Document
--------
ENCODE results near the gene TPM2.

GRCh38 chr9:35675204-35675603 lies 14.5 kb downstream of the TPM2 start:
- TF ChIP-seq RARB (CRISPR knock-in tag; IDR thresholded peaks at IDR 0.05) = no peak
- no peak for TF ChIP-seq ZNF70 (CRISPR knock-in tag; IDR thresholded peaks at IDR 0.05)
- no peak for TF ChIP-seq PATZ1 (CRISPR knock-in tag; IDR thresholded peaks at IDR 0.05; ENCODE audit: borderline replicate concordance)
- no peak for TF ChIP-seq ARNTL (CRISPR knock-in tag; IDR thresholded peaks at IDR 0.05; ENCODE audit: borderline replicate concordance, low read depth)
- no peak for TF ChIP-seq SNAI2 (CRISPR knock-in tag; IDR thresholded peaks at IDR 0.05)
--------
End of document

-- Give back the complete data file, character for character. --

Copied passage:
ENCODE results near the gene TPM2.

GRCh38 chr9:35675204-35675603 lies 14.5 kb downstream of the TPM2 start:
- TF ChIP-seq RARB (CRISPR knock-in tag; IDR thresholded peaks at IDR 0.05) = no peak
- no peak for TF ChIP-seq ZNF70 (CRISPR knock-in tag; IDR thresholded peaks at IDR 0.05)
- no peak for TF ChIP-seq PATZ1 (CRISPR knock-in tag; IDR thresholded peaks at IDR 0.05; ENCODE audit: borderline replicate concordance)
- no peak for TF ChIP-seq ARNTL (CRISPR knock-in tag; IDR thresholded peaks at IDR 0.05; ENCODE audit: borderline replicate concordance, low read depth)
- no peak for TF ChIP-seq SNAI2 (CRISPR knock-in tag; IDR thresholded peaks at IDR 0.05)